One may easily understand, therefore, what were his feelings as the letter from home was placed in his hands — feelings of deep heart satisfaction.
But how cruel was the disappointment! The words, “She passed away last Thursday,” fell upon his soul as a bolt of lightning from out the blue. He was stunned. The letter fell from his grasp.
“Oh, mother, mother!” he cried, forgetting that all around
him were strangers, from whom he must hide his grief.
And then under his breath he said, “You wanted to help me, you could
have helped me; but now you’re gone, gone, g-o-n-e.”
Grief Drove Him Downward
He picked up the missive, and hurried into the street, and down to the launch that was to convey him to his vessel.
“Harold Wilson, what will you do now? Will you be a man, as you ought to be, or will you absolutely and perhaps forever throw yourself away?” Such were the questions that some good spirit whispered in his ear as he boarded the ship, which was to sail next day.
The answer was at once forthcoming; but, sad to say, it was an answer dictated by his lower nature.
As with many others, inability on Harold’s part to carry out his plan made him desperate and ofttimes apparently irresponsible. He had been acknowledging the existence of God, and he had planned that when with his mother he would lead a better life. But this thwarting of plans angered him, and he now determined to go deeper into wickedness than ever before.
“There is no God. If there is, He is only a brute, and I hate Him. He hates me, because He robs me off my mother at the very time I need her. Oh, I’ll show Him, if He lives, that Harold Wilson can outdo Him. If He won’t let me do right, why, I’ll do my best at doing wrong.”
And surely it seemed that from that day forward, he succeeded in
fitting his life to his resolution; for upon reaching San Francisco, he
abandoned himself to a coarse of riotous pleasure, licentiousness, and crime. His companions were of the baser elements of the city, versed
in the business of lawbreaking, even to the extent of staining their hands
with the blood of their fellow men.
Howard Huffman, the writer of the message sent to Honolulu, picked up the morning Chronicle. As he glanced over the headings, his eye was held by the following:
“Murder in the Mission District. Harold Wilson, a Sailor, Held as a Suspect. Police Sure They Have the Right Man, an Old Criminal.”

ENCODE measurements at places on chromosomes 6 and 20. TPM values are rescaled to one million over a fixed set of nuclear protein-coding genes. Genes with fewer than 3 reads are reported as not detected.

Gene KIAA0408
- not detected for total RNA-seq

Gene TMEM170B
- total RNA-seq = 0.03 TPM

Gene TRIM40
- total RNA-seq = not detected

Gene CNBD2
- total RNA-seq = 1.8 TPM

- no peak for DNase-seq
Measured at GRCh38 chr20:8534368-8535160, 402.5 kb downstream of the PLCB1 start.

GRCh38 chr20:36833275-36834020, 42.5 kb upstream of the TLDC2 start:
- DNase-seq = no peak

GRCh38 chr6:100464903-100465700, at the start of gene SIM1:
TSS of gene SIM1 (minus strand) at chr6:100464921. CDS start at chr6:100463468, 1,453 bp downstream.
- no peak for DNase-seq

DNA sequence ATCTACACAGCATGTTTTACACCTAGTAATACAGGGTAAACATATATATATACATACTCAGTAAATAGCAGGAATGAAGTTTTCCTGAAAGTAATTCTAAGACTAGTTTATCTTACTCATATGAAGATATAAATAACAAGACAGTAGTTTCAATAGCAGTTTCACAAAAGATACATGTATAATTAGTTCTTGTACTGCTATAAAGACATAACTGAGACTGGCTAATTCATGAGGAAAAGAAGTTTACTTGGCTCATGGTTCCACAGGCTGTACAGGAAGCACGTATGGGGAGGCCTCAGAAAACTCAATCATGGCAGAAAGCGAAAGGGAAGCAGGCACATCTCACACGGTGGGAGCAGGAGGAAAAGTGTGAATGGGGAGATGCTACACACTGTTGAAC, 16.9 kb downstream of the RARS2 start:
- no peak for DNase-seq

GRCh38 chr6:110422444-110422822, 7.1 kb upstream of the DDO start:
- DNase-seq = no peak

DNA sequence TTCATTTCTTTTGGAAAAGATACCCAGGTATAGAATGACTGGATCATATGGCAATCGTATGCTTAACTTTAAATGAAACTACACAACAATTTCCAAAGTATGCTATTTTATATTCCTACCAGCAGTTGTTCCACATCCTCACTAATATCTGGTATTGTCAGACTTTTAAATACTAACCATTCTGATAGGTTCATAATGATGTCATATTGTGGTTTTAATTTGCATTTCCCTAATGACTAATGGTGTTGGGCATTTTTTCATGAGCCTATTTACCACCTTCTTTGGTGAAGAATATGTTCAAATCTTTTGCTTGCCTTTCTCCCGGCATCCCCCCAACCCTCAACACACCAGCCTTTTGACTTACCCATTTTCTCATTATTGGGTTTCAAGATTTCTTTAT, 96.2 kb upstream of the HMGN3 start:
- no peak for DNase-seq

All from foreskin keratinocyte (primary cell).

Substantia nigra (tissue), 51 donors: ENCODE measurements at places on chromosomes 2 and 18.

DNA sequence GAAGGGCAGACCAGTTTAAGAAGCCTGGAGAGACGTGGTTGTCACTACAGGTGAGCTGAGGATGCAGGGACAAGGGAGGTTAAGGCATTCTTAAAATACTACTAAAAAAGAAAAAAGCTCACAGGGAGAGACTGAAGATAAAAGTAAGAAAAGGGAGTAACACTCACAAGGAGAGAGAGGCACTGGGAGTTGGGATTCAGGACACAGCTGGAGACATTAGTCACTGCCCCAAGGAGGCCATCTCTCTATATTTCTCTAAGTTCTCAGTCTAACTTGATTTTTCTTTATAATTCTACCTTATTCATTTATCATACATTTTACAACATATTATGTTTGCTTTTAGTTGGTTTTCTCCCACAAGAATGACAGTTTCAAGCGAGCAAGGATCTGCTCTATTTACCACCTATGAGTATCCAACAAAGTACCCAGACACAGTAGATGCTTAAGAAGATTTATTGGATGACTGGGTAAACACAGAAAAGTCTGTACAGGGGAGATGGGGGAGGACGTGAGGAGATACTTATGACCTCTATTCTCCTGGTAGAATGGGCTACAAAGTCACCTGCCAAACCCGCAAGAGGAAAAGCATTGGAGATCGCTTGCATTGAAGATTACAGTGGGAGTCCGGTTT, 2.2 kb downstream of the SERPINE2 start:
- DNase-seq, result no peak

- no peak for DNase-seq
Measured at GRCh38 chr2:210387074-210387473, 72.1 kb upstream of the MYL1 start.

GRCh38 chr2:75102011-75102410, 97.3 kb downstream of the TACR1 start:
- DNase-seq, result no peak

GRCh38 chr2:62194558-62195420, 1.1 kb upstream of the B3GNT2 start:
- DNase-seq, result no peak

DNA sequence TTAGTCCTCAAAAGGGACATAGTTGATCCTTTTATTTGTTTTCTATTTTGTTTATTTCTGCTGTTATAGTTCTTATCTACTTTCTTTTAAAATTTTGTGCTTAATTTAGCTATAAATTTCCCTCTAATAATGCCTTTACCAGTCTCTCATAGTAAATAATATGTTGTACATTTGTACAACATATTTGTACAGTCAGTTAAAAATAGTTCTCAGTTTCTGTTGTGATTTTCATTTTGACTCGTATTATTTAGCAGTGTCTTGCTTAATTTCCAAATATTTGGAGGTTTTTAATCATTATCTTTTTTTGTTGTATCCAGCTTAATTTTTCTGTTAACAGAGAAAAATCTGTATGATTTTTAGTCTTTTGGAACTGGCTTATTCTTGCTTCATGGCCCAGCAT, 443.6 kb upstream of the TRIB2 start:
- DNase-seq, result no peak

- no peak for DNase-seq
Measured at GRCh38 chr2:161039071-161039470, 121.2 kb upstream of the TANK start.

Mr. Huffman paled and dropped his paper. “An old criminal.” Yes, he knew it to be true; for in that robbery of many years before, he himself had been associated. And now Harold had returned to continue his course in crime. What should he do?
Fearing to breathe to his young wife the cause of his agitation, he hurriedly donned his coat and hat and left the house.
The Huffman home was now recognized as one of the happiest as well as one of the finest in the city of Oakland. Mr. Huffman was well known throughout the city as a man of sterling integrity and large business acumen, and prosperity had smiled upon him from the first day that he turned his feet to the way of Christianity. The past had been forgotten, but not until Mr. Huffman had made restitution, so far as he could, for everything he had ever taken from a fellow man. He had gone to the man whose home he and Harold Wilson had entered, and confessed his part, and paid back, with compound interest, the money he had taken.
Why, then, should he be anxious? — Ah, for Harold’s sake! He had trusted that God would help him to redeem his old pal in sin, and lead him to be a fellow worker in righteousness. But Harold had come, had fallen even lower; and perhaps the uncorrected and unforgiven past, now coming to light, would serve to defeat the purpose he had in mind.
Reaching San Francisco, Mr. Huffman hastened to the police station, and asked to interview the prisoner; and his name gave him easy access.
What a picture met his gaze as he looked upon his companion of former years! Brutality seemed stamped upon every feature. But the adage, “So long as there’s life, there’s hope,” buoyed him up; and with loving interest, he sought to have Harold understand that he still trusted him, and would stand by him in this hour of need.